All this movement in the transfer window has seen players come and go, but sometimes these players can’t fill in the gaps left behind by their predecessors. That made us wonder, “Does Bayern Munich have the players for the positions that need replacements?” In this three-part series, we go through each part of the team and see what needs to be done or what can be done. We will discuss what places need reinforcement, which players can be the reinforcement (current players first, then transfer targets), and the solution we think will be the most ideal.
1. Some players will appear in two categories because they are versatile enough to play in both areas.
2. The formation to be used is the 4-2-3-1.
3. Youth players aren’t included because they are relatively unproven, and because the article might be too long. Instead, feel free to suggest in the comments which youth players should be included.
We continue this three-part series in the heart of the team, the Midfield. The players that fall in this category are Joshua Kimmich, Leon Goretzka, Marcel Sabitzer, Jamal Musiala, and newcomer Ryan Gravenberch. The midfield looks set already, and with the rumors linking RB Leipzig midfielder Konrad Laimer to Bayern Munich, we won’t discuss which positions need reinforcement and who can replace them. Instead, we will look at problems the midfield had last season and figure out what solutions will work best to solve each problem.
Pressing is a very important aspect of Bayern’s game. It pushes the players up higher to win the ball quicker and advance towards goal in fewer movements. But what happens if teams do the same to us?
This has been one of the glaring weaknesses of Bayern’s midfield last season. When teams press Bayern or have compact shapes, Bayern will struggle to regroup and find their way around so-called “anti-Bayern” tactics. What Bayern need here are mids who are press resistant, which means players that can withstand pressure from opposition players. Press resistant midfielders are pretty much like bait for their counterparts by dragging them out of position and exploiting the space they leave behind.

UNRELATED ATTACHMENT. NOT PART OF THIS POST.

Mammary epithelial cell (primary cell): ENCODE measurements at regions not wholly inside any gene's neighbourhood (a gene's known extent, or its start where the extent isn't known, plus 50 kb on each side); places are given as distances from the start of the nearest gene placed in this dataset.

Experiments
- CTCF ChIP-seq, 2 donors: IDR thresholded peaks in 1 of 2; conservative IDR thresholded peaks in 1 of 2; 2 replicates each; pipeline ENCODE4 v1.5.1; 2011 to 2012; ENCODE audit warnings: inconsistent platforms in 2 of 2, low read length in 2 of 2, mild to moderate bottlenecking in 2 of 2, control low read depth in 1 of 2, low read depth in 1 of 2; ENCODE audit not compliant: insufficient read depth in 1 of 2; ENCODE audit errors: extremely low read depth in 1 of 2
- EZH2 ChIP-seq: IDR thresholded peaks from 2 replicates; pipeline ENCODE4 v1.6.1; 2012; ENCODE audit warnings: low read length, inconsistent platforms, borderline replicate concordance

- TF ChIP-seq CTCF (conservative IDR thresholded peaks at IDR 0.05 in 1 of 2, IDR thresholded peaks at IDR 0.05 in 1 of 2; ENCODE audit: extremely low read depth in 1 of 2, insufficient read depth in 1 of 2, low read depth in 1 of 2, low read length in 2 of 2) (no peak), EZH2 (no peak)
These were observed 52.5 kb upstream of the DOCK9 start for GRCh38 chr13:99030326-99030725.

Solution: Smart pressing
There are some instances, like the game against Villarreal (more below), where poor judgment and poorly timed pressing opened spaces that shouldn’t have been opened and was the cause of Bayern’s downfall. The coach has to instruct his players not to step up if there’s too much space or if there are other players already marking the player.
Players out of position
Whenever players are pulled out of position, they leave behind space that can be exploited. Take for example the goal Bayern conceded in the 4-1 win against Hertha Berlin. Bayern coach Julian Nagelsmann has a rule that CDMs can’t take throw ins because that leaves the center of the park free and opposition players can attack that space and invites opposition players to attack. Marc Roca, now of Leeds United, unfortunately forgot this rule and was unable to rush back to his position and that space paved the way for Hertha’s goal.
Another example is the 4-2 disasterclass against Bochum, where Bayern lined up in a 4-1-4-1. In the build-up to Bochum’s first goal, Bayern were in the attack and Serge Gnabry drifts inside even though Leroy Sané and Thomas Müller are already occupying the half spaces. Right-back Benjamin Pavard goes up for overlapping runs, which puts Bayern in a 4-1-5 with no midfield behind the CAMs. The space that Pavard left behind was exactly what Bochum needed, whose tactics involved wing-play with speedy players.
The last example is the goal that saw off Bayern in the Champions League against Villarreal. Kimmich was playing at center-back instead of his usual place at CDM because Pavard was right next to Giovanni Lo Celso who was about to play the pass through, and Goretzka isn’t there to cover the space that Kimmich vacated. Lo Celso had two players beside him and Goretzka should’ve covered the space instead of pushing up to try and dispossess Lo Celso. He does the latter, and the damage was done.
Solution: Instruct players to cover spaces
The coach must instruct his players on who should occupy spaces where opposition players can attack. A player should not leave their space if they’re either marking another player or occupying another area where players can sneak through at the slightest mistake.
The lone midfielder
Playing with just one midfielder is a recipe for disaster. Most of the time, it’s Kimmich (who is a guaranteed starter) who plays as the single midfielder, but Kimmich is an attack-minded player and often goes higher up the pitch. This leaves the midfield empty and no one shielding the defense. The solution is simple: play another midfielder beside Kimmich.
That wraps up Part 2 of this series. Thank you very much for reading, and now we want to hear it from you. Do you agree with our assessment? Have we missed someone? Would you suggest something else? Let us know in the comments! Stay tuned for Part 3 of this series!